Moses: In the Footsteps of the Reluctant Prophet, Adam Hamilton, Abingdon Press, 2017.
In Moses, Adam Hamilton retraces the footsteps of Moses, whom Hamilton argues is the “single most influential person in the Hebrew Bible.” While he blends historical facts and reflections on visiting sites, Hamilton steadies the course that there is much to learn from this reluctant prophet.
Moses is equal parts history, theology, and commentary. Taking a serious look at Exodus, Leviticus, Numbers, and Deuteronomy, the reader is invited to consider what he or she can learn from the Moses narrative. I am careful here because it is not just Moses’ life that offers implications for our own. It is the also the people around him.
How Jesus Saves the World from Us: 12 Antidotes to Toxic Christianity, Morgan Guyton, Westminster John Knox Press, 2016.
I first met Morgan Guyton about five years ago at a required event for soon-to-be clergy in the Virginia Conference. We, and dozens more, were gathered at a college campus for a week for what I like to refer to as “Pastor Bootcamp.”
The distinct memory I have of Morgan was from an evening at a Mexican restaurant (one of many during the week). Over beer and chips and salsa, a group of us found ourselves in a deep theological conversation. For anyone who knows Morgan, you will not be surprised that he was at the helm of this conversation. In between scoops of salsa, Morgan would raise yet another question. Not to be argumentative, but to authentically seek more knowledge.
Last Call: From Serving Drinks to Serving Jesus, Jerry Herships, Westminster John Knox Press, 2015.
Jerry Herships is unlike any minister you have met before. His experiences alone before receiving his call to ministry are enough to fill a book. But add to that what he is doing in Denver and it makes this memoir even more compelling.
A former altar boy who had vast dreams of being the next Johnny Carson, Herships tended bar as he worked to make ends meet with his various comedy and game show gigs. These aren’t the usual experiences that one who is called to ministry is expected to have. But Jerry isn’t your typical pastor. His book tells his story of moving to LA to chase his dream of becoming the Carson for a new generation to forming a new faith community – a bar church – known as AfterHours Denver.
AfterHours is more than just a church that meets in a bar, it has decided to focus on the homeless in Denver by gathering in community and fixing peanut butter and jelly sandwiches to give out to the homeless. This affirms that traditional church and traditional worship is not for everyone. Herships found a way to be in ministry with those who otherwise would not darken a church sanctuary. In addition to handing out food and water, this church shares in communion with 700+ people a week in Civic Center Park.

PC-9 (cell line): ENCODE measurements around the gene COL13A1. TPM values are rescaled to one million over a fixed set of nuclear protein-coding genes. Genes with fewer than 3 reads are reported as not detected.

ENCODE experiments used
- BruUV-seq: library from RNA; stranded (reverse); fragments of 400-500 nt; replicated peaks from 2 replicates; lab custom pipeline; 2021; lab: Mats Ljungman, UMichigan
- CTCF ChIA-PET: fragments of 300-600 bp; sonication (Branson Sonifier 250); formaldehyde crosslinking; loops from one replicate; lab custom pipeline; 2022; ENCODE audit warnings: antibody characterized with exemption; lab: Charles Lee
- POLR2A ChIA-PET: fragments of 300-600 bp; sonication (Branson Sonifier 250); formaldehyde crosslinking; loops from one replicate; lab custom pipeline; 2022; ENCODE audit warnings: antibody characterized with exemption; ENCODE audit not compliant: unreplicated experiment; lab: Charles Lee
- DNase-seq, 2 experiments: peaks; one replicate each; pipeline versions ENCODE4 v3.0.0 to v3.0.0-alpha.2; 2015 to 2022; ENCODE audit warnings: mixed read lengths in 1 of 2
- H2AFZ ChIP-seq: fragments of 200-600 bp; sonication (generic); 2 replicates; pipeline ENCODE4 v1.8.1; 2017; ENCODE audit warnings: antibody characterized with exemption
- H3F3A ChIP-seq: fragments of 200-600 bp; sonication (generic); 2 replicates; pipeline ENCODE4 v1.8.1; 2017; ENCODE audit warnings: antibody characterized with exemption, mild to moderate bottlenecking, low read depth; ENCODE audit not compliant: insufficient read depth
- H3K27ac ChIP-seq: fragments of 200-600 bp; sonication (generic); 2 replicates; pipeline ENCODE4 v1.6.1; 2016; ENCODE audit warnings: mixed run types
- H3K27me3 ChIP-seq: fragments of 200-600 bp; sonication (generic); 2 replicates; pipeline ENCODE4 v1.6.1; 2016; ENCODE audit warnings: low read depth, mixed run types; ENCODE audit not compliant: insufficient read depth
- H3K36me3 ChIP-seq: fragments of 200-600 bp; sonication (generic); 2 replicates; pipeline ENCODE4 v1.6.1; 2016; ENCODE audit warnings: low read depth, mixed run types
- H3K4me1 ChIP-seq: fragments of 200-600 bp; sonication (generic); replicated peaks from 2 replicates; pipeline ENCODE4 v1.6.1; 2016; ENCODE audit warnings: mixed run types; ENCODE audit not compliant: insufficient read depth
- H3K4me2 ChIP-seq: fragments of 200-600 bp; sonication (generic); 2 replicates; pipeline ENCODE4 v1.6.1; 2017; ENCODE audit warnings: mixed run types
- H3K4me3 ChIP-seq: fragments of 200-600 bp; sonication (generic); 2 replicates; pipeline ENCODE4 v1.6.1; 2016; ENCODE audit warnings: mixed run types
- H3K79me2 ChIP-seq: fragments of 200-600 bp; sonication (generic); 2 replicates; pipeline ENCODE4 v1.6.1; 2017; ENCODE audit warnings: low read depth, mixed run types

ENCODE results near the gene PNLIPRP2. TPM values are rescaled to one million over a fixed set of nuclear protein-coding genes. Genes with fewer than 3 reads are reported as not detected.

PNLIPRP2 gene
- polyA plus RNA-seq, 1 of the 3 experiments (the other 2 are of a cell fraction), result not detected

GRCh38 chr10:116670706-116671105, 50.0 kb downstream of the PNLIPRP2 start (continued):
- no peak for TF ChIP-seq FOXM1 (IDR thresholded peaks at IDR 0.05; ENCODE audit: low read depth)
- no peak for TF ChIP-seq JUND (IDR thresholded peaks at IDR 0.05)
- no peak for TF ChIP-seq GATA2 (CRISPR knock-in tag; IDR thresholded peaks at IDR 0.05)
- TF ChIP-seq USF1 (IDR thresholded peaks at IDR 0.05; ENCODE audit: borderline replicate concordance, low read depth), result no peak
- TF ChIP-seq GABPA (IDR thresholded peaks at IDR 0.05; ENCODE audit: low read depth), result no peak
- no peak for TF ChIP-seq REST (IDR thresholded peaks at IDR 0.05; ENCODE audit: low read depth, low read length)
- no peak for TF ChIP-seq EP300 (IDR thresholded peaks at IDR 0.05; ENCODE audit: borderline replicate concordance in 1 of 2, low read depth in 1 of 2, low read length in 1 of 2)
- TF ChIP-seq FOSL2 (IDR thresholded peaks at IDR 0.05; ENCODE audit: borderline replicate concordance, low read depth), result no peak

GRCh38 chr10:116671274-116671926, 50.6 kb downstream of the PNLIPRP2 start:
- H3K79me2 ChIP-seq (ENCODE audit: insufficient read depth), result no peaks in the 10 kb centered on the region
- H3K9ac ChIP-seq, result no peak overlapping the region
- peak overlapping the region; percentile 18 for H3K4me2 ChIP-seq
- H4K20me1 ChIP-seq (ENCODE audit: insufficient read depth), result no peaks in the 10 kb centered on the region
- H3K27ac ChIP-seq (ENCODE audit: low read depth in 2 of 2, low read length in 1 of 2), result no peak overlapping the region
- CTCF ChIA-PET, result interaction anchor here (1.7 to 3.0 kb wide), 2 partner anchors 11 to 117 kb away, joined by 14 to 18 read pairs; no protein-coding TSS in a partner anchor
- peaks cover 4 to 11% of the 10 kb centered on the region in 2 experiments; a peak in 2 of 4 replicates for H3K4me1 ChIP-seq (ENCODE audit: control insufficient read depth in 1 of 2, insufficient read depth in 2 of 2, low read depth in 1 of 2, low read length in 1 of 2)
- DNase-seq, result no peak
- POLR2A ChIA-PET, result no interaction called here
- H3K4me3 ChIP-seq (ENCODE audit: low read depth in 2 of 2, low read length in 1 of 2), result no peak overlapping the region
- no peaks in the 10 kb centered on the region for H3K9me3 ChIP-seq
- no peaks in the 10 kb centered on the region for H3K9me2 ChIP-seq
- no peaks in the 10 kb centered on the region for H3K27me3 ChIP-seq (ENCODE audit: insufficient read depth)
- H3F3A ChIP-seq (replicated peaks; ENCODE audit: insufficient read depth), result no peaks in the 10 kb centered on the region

The Salvation of Dr. Who: A Small Group Study Connecting Christ and Culture, Matt Rawle, Abingdon Press, 2015.
“Seen through eyes of faith,” author and pastor Matt Rawle writes, “Doctor Who can be lens through which we understand who we are and our connection with God’s saving grace.” Rawle uses his small book to examine spiritual truths from the BBC television series that has run for more than fifty years.
The book is short and assessable to read. It is a small group study, but one could do the study on their own. Each chapter is divided into five sections, which makes it great for daily devotions and reflections with the questions provided at the end of each section. Much like The Faith of a Mockingbird, this book is a tool of discipleship for a small group or an individual. You can also find the leader’s guide and DVD for the complete small group experience.
Katrina: After the Flood, Gary Rivlin, Simon & Schuster, 2015.
It’s hard to believe that it has been ten years since Katrina rolled through New Orleans and other parts of the Gulf. It also marked ten years since Rita left her mark on southwest Louisiana. The focus has always been on New Orleans, perhaps because of the storm that followed in Katrina’s wake.
In his new book, Katrina: After the Flood, journalist Gary Rivlin portrays the dysfunction, the politics, and the blatant racism that followed the storm. On assignment for The New York Times, Rivlin spent most of the year after Katrina living in New Orleans and Baton Rouge. In that time, he put his attention on “the mess ahead.” This is reflective in his writing.
The book begins when Katrina landed in August of 2005. As I read just the first few chapters, I was struck by the level of inhumane decisions that were chosen. Based on what, exactly? Fear? Uncertainty? Racism? I felt sick reading the stories that open this book.